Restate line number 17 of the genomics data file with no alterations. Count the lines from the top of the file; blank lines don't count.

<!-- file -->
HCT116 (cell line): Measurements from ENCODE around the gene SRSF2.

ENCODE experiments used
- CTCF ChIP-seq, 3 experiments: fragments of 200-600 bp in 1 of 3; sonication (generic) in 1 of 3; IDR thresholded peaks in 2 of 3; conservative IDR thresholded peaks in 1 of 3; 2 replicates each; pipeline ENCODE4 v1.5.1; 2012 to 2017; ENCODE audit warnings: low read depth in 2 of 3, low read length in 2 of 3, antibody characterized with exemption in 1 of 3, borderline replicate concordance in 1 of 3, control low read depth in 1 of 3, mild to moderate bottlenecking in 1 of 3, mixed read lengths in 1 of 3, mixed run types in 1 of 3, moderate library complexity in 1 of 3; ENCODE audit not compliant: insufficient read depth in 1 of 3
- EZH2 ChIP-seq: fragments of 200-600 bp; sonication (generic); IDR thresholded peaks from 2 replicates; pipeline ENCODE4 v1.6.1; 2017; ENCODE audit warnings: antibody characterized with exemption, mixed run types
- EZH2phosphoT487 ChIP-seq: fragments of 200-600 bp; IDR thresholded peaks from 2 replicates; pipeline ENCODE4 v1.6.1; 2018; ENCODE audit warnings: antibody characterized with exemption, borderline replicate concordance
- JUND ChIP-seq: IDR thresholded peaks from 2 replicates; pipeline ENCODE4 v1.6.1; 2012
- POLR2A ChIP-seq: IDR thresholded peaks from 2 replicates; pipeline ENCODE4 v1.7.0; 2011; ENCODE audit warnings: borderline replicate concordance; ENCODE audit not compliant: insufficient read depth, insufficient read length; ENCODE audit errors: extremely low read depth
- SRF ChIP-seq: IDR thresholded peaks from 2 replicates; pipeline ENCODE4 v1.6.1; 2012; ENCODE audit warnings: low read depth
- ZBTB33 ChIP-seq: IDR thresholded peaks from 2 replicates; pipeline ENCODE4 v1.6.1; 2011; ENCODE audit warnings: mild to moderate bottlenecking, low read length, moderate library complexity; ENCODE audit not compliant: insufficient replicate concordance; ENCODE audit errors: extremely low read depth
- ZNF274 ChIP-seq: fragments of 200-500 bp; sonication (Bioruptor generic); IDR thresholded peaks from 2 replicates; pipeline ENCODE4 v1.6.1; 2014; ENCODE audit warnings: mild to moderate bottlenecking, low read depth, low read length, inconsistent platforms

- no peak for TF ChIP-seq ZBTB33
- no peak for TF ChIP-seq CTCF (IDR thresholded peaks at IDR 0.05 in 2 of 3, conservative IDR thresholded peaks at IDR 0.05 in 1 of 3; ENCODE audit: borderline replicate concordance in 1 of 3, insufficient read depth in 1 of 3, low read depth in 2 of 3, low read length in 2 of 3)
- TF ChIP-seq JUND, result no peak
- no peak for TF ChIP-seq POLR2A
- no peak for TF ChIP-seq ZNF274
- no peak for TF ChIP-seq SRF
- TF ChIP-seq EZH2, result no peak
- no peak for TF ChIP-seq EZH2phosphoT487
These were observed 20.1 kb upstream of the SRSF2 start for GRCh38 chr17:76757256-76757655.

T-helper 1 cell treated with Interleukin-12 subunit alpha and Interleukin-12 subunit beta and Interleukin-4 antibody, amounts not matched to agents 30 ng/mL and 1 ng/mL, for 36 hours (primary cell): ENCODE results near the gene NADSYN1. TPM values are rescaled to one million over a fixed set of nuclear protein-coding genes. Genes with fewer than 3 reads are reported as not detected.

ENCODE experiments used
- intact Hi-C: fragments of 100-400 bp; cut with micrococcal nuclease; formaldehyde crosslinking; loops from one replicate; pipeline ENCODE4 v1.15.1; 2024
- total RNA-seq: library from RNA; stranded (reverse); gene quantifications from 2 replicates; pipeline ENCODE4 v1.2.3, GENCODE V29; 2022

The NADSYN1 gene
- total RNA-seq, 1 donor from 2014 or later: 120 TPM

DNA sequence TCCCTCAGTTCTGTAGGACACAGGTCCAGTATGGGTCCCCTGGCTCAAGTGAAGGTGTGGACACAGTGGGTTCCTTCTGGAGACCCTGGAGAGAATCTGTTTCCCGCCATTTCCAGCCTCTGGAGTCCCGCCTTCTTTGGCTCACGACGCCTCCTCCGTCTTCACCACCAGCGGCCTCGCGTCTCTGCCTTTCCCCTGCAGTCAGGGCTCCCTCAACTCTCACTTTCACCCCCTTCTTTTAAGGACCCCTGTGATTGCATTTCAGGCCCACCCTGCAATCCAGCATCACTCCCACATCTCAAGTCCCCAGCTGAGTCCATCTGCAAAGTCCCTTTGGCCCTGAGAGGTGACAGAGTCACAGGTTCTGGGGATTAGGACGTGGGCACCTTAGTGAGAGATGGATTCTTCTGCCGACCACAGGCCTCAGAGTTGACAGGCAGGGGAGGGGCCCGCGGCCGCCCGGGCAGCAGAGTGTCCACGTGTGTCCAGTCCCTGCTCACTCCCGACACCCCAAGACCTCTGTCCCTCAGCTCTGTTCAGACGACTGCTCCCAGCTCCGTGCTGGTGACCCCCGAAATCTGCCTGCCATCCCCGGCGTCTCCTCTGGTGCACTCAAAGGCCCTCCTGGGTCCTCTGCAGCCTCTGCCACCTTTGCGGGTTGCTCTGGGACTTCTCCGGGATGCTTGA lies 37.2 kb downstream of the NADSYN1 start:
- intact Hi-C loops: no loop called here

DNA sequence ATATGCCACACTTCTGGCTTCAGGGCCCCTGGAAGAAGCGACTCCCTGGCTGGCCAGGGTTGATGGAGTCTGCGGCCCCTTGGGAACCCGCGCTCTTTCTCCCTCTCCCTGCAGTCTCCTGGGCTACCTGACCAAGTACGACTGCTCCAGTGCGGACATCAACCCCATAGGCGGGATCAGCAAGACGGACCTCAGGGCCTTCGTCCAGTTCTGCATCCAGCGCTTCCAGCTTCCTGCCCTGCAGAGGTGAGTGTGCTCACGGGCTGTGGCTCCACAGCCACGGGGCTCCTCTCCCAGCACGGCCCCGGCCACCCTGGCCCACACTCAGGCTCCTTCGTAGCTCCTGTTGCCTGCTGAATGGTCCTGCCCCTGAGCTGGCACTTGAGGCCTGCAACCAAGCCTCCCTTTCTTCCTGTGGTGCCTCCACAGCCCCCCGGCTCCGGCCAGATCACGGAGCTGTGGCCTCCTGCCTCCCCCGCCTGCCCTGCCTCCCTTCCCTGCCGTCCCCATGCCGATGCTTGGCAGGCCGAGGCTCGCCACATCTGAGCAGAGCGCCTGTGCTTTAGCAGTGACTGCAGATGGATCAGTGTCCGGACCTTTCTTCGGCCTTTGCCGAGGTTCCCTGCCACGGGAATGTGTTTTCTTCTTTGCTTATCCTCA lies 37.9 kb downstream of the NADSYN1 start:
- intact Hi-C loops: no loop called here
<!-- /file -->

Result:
- TF ChIP-seq EZH2, result no peak